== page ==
Protein Structure and Function

Subject 521-301 (2009)

Note: This is an archived Handbook entry from 2009. Search for this in the current handbook

Credit Points: 12.50
Level: 3 (Undergraduate)
Dates & Locations:

This subject has the following teaching availabilities in 2009:

Semester 2, - Taught on campus.
Pre-teaching Period Start not applicable
Teaching Period not applicable
Assessment Period End not applicable
Last date to Self-Enrol not applicable
Census Date not applicable
Last date to Withdraw without fail not applicable

Timetable can be viewed here. For information about these dates, click here.
Time Commitment: Contact Hours: three x 1 hour lecture and one x 1 hour tutorial per week
Total Time Commitment:

48 contact hours with an estimated total time commitment of 120 hours (including non-contact time)


BSc students

521-211 Biochemistry & molecular Biology Part A
521-212 Biochemistry & molecular Biology Part B

BBiomedSc students

521-213 Integrated Biomedical Scinece I
536-250 Integrated Biomedical Science II

Corequisites: None
Recommended Background Knowledge: None
Non Allowed Subjects: Students cannot enrol in and gain credit for this subejct if previously obtained credit for pre-2009 subject (521-301) Protein Structure, Design and Engineering
Core Participation Requirements: It is University policy to take all reasonable steps to minimise the impact of disability upon academic study and reasonable steps will be made to enhance a student’s participation in the University’s programs. Students who feel their disability may impact upon their active and safe participation in a subject are encouraged to discuss this with the relevant subject coordinator and the Disability Liaison Unit.


Assoc Prof Paul Gooley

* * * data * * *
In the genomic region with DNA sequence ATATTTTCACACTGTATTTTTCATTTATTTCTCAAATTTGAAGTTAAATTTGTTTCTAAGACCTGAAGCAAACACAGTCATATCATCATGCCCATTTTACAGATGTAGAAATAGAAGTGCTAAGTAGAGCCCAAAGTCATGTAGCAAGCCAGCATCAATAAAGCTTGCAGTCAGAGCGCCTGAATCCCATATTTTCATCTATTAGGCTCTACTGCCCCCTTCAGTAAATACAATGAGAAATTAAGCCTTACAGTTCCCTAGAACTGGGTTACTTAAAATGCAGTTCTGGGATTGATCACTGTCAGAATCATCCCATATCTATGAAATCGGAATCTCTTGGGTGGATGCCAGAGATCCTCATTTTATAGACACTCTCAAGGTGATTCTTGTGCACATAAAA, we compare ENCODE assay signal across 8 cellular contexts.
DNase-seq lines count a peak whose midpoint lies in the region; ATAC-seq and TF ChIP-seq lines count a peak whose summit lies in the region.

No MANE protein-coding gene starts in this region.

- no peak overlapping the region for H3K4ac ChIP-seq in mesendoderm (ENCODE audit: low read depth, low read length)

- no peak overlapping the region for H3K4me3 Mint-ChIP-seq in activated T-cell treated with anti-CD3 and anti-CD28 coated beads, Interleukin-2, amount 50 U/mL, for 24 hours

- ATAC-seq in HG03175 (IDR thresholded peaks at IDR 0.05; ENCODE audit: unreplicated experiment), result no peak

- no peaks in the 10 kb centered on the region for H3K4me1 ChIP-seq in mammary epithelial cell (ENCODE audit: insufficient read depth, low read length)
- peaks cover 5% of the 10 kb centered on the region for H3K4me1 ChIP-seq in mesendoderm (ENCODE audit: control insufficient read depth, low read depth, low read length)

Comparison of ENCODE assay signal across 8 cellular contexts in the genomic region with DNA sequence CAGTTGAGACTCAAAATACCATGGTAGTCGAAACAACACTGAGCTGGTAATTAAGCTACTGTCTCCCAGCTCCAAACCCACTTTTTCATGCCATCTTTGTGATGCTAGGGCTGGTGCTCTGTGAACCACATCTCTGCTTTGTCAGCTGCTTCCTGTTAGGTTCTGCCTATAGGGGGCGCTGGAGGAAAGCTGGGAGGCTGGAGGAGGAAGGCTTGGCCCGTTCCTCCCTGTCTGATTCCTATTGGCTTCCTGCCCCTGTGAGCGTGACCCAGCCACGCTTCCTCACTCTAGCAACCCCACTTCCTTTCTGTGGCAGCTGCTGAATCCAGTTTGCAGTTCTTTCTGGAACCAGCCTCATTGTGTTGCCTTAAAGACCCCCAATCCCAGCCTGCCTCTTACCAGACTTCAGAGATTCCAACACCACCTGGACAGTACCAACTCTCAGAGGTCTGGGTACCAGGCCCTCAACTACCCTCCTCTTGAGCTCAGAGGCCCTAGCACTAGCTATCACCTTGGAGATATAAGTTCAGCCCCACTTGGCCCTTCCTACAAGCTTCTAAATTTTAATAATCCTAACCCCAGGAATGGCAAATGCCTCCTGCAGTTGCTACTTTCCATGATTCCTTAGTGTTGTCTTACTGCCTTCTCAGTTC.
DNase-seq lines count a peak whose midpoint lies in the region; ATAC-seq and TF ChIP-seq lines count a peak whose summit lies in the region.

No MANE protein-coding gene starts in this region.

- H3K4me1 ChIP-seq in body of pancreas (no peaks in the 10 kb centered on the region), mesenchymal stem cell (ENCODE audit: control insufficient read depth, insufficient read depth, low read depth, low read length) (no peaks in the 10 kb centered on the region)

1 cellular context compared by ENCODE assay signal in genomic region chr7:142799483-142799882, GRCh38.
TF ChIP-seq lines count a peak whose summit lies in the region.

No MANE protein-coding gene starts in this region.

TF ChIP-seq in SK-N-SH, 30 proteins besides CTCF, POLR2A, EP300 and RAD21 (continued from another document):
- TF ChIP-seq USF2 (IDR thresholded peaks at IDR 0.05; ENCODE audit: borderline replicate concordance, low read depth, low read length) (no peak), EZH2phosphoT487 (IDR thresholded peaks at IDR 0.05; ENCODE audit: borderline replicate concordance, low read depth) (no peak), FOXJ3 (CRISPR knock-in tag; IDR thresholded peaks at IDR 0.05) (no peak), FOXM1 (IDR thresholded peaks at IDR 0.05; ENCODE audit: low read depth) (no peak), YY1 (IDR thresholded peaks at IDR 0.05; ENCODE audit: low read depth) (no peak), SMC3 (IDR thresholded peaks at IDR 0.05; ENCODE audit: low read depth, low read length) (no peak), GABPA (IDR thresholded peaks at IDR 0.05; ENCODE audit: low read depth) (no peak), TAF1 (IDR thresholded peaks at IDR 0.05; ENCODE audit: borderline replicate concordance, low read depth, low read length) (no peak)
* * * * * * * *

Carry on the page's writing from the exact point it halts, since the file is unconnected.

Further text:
Subject Overview:

This subject will describe the wide range of structures, functions and interactions of proteins and their importance in biological processes, biomedicine and biotechnology. Emphasis will be on the three-dimensional structure of proteins and their interactions with peptides, proteins, lipids, nucleic acids and other physiologically important molecules. We will describe experimental and computational techniques and how they help in determining and predicting protein structure and function, aid the design of new proteins and are used to develop new drugs. The subject matter addresses the general properties of protein structure; the major classes and topologies of proteins; evolution of sequence, structure and function; protein synthesis, folding, misfolding, targeting and trafficking; protein engineering for biotechnology; bioinformatics analysis of protein sequence and structure; binding of small molecules to proteins and drug design; protein-protein interactions; effects of mutations on tertiary structure, protein stability and biological functions; enzyme reaction kinetics and mechanisms. This subject is required for completion of a major in Biochemistry and Molecular Biology.


By the end of the subject the student should develop a critical appreciation of the current literature on protein structure and function. The student should understand and appreciate

  • the impact of protein research on biomedicine and biotechnology
  • the structural properties of proteins and the techniques used to study them
  • the computational analysis of protein sequence and structure using bioinformatic and molecular graphic programs
  • how protein engineering is used for investigating structure-function relationships
  • how proteins interact with other molecules

3 hour written exam held in examination period (70%), two 1 hour written examinations held during semester (7.5% x2 = 15%), Assignment assessment of a maximum of 1,000 words and to include computer exercises of contemporary computational biology protocols (15%)

Prescribed Texts:

Proteins Structure and Function, David Whitford, 2007 (John Wiley and Sons Ltd ISBN-13: 978-0671-49893-0)

Breadth Options:

This subject is not available as a breadth subject.

Fees Information: Subject EFTSL, Level, Discipline & Census Date
Generic Skills:

On completion of this subject, students should have developed the following generic skills:

  • the ability to interpret scientific literature and interpret data from electronic databases
  • the capacity to integrate knowledge across disciplines
  • the ability to comprehend a question, evaluate the relevant information and communicate an answer

Students enrolled in the BSc (pre-2008 BSc), BASc or a combined BSc course will receive science credit for the completion of this subject.

Students undertaking this subject will be expected to regularly access an internet-enabled computer

Related Course(s): Bachelor of Biomedical Science
Graduate Diploma in Biotechnology
Related Majors/Minors/Specialisations: Biochemistry and Molecular Biology

Download PDF version.